Is there any way to use str_replace() in Wordpress outside the loop? I want to change my html markup which starts before the loop. I need something like this:

function content_magic($content) {
        str_replace('<div id="content">','<div id="new_content">',$content);
        return $content;

But this works only for markup within the loop. Please help me!

  • It would help to explain what you are trying to filter. There are filters in WordPress that affect nearly all the data that is output. Is it titles, menus, what? If you're dealing with data coming from the database, most likely there is a filter that will handle it. – goldenapples Jan 1 '11 at 20:08

Filters don't really affect resulting markup. More precisely they affect anything that is passed through them, in this specific case output of the_content() function is passed through the_content filter and you are able to modify it.

If markup you want to change is not generated by function and not passed through filter then most likely you will need to edit theme's template file that markup belongs to.

It is also good practice to create and use child theme to retain compatibility with theme updates and such if you are going to edit template.

  • Thanks. I check all filter hook and nothing is found. I was hoping that maybe there's some way to solve this problem, I was wrong. – Denis Belousov Jan 1 '11 at 21:55

Also, from a purely PHP point of view, the function str_replace returns a new string, and should be assigned to a different string variable. The examples are like below. See the PHP manual.

function content_magic($content) {
    $new_content = str_replace('<div id="content">','<div id="new_content">',$content);
    return $new_content;

Apparently, the str_replace function does not alter the original string.

  • Just pointed out the correct PHP syntax. – bbeeman Jan 1 '11 at 22:58
  • It's doesn't matter, because in my case I'm trying to filter markup that is outside the loop. There are only one way it is to edit my template. – Denis Belousov Jan 1 '11 at 23:18

It's probably unorthodox/unnecessary if you can change the templates, but under certain conditions it might be necessary. I realize this is an old post but just came across it and realized I actually do this a lot with output buffers. In the below example I'm removing the pingback link in the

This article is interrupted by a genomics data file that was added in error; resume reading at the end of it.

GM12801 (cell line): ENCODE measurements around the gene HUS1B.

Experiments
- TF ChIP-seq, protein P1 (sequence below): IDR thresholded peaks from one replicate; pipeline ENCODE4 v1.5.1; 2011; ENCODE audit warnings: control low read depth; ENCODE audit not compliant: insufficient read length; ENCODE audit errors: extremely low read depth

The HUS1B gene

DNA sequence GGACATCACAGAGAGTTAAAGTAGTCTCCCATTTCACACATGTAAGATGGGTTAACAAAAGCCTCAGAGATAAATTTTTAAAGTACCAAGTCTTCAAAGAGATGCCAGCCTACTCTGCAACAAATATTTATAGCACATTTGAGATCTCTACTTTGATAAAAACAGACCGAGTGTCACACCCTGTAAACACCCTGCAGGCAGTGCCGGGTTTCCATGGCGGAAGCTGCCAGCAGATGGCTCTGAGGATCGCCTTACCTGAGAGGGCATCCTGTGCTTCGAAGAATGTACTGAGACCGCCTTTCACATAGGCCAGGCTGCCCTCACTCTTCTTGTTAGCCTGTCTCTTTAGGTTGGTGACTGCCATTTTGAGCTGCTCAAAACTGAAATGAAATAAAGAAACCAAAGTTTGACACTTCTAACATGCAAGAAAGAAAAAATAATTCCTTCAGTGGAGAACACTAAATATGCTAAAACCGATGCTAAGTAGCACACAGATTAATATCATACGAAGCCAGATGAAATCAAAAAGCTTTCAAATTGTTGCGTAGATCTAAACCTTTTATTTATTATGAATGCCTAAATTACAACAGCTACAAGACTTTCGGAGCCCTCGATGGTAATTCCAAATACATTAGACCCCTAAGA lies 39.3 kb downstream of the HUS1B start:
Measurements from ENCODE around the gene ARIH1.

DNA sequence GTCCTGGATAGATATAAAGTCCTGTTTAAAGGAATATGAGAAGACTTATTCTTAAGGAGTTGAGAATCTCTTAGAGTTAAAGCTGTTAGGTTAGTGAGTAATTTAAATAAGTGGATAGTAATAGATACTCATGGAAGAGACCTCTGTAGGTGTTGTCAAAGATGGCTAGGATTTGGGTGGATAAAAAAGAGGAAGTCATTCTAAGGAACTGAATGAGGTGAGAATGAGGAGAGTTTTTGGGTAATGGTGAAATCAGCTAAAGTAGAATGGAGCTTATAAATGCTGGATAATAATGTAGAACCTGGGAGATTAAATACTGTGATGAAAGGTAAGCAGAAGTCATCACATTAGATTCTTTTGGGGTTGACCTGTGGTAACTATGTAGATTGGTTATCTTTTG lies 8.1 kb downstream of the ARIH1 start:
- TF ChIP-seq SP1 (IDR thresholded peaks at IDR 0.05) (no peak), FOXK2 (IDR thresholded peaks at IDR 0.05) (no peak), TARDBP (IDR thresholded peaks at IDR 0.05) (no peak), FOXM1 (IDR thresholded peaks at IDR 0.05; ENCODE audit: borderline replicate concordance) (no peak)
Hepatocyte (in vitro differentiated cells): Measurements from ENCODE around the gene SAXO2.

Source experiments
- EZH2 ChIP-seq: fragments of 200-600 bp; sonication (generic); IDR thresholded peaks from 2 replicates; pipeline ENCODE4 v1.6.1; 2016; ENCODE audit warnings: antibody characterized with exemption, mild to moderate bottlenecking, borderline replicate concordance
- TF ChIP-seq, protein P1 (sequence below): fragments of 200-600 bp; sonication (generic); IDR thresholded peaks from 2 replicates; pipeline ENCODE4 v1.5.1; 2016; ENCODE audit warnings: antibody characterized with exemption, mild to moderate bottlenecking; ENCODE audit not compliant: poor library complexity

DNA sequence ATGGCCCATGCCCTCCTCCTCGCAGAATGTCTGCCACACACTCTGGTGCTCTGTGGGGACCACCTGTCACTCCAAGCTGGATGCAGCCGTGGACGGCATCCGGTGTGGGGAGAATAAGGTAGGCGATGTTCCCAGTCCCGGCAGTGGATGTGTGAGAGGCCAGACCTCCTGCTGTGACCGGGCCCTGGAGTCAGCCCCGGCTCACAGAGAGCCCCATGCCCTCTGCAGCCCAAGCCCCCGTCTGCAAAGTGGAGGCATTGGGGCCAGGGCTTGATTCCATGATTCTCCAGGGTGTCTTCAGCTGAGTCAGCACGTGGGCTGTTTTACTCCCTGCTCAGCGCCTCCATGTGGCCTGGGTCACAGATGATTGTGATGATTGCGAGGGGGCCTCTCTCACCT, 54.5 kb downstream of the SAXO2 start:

You can use string replace or preg replace for more advanced replacements like the example below. Also I used !is_admin here but you can use advanced conditionals to target certain pages for replacement.

if (!is_admin()) {      
            function link_rel_buffer_callback($buffer) {
                $buffer = preg_replace('/(<link *?.*?\brel\b=["|\']\bpingback\b["|\'].*?\bhref\b(=["|\'](.*?)["|\'])*(.*?)(\/?>)(?=\s*?<))|(<link *?.*?\bhref\b(=["|\'](.*?)["|\'])*.*?\brel\b=["|\']\bpingback\b["|\'](.*?)(\/?>)(?=\s*?<))/', '', $buffer);
                return $buffer;

            function link_rel_buffer_start() {
            function link_rel_buffer_end() {
            add_action('template_redirect', 'link_rel_buffer_start', -1);
            add_action('get_header', 'link_rel_buffer_start');
            add_action('wp_footer', 'link_rel_buffer_end', 999);

Just use http://regex101.com/ to test your replacement expressions. So copy the rendered html from the page and paste it in the textarea and then type your regex to filter what you want changed.

All you need to change in the above example is the preg_replace output:

 $buffer = preg_replace('/original html goes here/', 'replacement html goes here', $buffer);

Then just add to the is admin to set different rules. Also if you dont need to target just use these actions instead.

            add_action('wp_head', 'link_rel_buffer_start', 999);
            add_action('wp_footer', 'link_rel_buffer_end', 999);

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